Colombia- South American beauty

When we talk about Colombia first thing come across is the problems that they have with criminal groups. But Colombia has many more to offer. Amazing rain-forest and idyllic beaches , when you combine with vibrant urban cities Colombia at the end is country that has something for everyone.Spend time exploring some of Colombia’s more unexpected urban delights, such as the glittering nightlife of Bogota, the romantic cobblestone streets and bougainvillea-covered balconies of Cartagena or salsa dancing in Cali, the so-called salsa capital of the world.


These days, Colombia’s capital offers travelers a chance to see a sparkling, modern side of Bogota. The city is Colombia’s economic capital, and shimmering skyscrapers tower over the town, trendy restaurants line the streets, nightlife options seem endless and high-end shopping abounds. Still, most visitors will want to spend their time exploring historic La Candelaria, a charming neighborhood with an artsy vibe, filled with cafes, museums and churches. In particular, stop by the Museo Botero, dedicated to the Colombian artist Fernando Botero.

The Islas del Rosario, also referred to as Corales Islas del Rosario, is an archipelago located off the coast of Colombia, approximately 100 kilometres from Cartagena. It is one of the 46 Natural National Parks of Colombia.

Lake Guatavita is a small body of water in a forest-fringed crater, northeast of Bogotá in central Colombia. It was a sacred site to the Muisca people, who cast elaborate gold offerings into its depths, inspiring the legend of El Dorado and several ill-fated attempts to drain the lake. The area has trails and many birds. Nearby, the town of Guatavita has a craft center. Tominé Reservoir is a hub for water sports.

The Sierra Nevada de Santa Marta is an isolated mountain range separated from the Andes chain that runs through Colombia. Reaching an altitude of 5,700 m just 42 km from the Caribbean coast, the Sierra Nevada is the world’s highest coastal range.

Calima Lake is a large reservoir in western Colombia, north of the city of Cali. The lake’s main water sports hub is Entrada 5, a beach on the north bank. Close by, in the town of Darién, the Calima Archaeological Museum has many pre-Columbian artifacts. On a nearby hill, the Mirador Alto Tribunas viewpoint overlooks much of the lake. To the west, the forested Rio Bravo Nature Reserve has wildlife and waterfalls.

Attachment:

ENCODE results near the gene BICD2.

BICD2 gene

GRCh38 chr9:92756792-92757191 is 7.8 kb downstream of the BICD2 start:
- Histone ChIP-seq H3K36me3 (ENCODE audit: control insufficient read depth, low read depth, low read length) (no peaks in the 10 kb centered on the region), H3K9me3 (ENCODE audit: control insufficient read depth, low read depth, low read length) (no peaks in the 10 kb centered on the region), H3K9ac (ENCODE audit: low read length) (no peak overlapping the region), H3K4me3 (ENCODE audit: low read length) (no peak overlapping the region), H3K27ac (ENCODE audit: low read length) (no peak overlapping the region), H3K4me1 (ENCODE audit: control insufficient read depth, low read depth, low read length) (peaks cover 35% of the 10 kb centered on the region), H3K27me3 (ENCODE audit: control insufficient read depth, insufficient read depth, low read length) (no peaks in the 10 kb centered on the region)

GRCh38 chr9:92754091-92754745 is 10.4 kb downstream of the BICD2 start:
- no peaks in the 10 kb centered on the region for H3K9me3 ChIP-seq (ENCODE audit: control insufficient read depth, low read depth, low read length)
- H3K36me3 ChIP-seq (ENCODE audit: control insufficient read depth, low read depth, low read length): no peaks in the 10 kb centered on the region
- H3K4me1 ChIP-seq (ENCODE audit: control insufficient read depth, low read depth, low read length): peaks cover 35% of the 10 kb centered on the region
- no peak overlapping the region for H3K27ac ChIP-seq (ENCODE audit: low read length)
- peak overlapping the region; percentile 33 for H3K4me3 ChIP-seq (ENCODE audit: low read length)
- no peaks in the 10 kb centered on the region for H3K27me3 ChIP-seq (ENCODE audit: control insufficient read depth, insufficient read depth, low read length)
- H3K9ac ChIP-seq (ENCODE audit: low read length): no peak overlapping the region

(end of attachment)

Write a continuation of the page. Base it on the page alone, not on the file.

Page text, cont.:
Hotels in Colombia vary widely in size and quality; they range from pocket-sized hospedajes (guest houses) in humble homes to huge 5-star establishments. It is advisable to choose hotels recommended by the official Colombian Hotel Association (COTELCO). There is a star grading system similar to that operating in Europe.

Bed and breakfast

Bed and breakfasts in Colombia usually take the form of hospedajes or guest houses, which will generally offer a room with or without breakfast – it depends if you want to pay a little more. These can range from extensions of people’s houses to small hotels. They are usually good value.


Camping is not necessarily available throughout Colombia, as certain areas would be far too dangerous for camping. But there are certain areas in which you’ll find campsites, including along the Caribbean and Pacific coasts (most famously within Tayrona National Park, where hiring a tent is the cheapest form of accommodation) and around Lago Calima. You will also find yourself camping if doing a multi-day hike, such as to the Lost City, but tour companies will provide camping equipment in these cases.

Other accommodation

Youth Hostels: Colombia now has an established youth hostel trail throughout the country, with a chain of hostels all providing excellent services, facilities and information about the local areas. This attempt to make Colombia more accessible has helped travellers immeasurably. The locations included in this hostel scheme are Bogotá, Cali, Medellín, Mompox, Salento, Santa Marta, Cartagena, Manizales, Bucaramanga, Villa de Leyva and San Gil.

There was a time when travelers avoided the country due to its ugly association with cartels and violence. That has largely disappeared and what remains is a vibrant country with spectacular scenery, friendly people and a rich culture. In fact, some areas in Bogota, like the sophisticated and electric Zona-T, feels like any other cosmopolitan city from the developed world. The public transportation of Medellin, a city that has emerged from the shadows of drug cartels, the Medellin Metro is a thing of beauty and is one of the most successful in the world.

Violence should not be a reason you are avoiding that trip to Colombia. But, having said that, it is wise to be aware of your surroundings. Practical safety considerations, same as any other unfamiliar city, are essential. Stick to largely crowded place – on your first trip, consider popular tourist destinations or the cities of Colombia. Colombia is still struggling to with economic disparities so it is better to refrain from ostentatious displays of wealth and branded accommodation. colombia beach colombia cartagena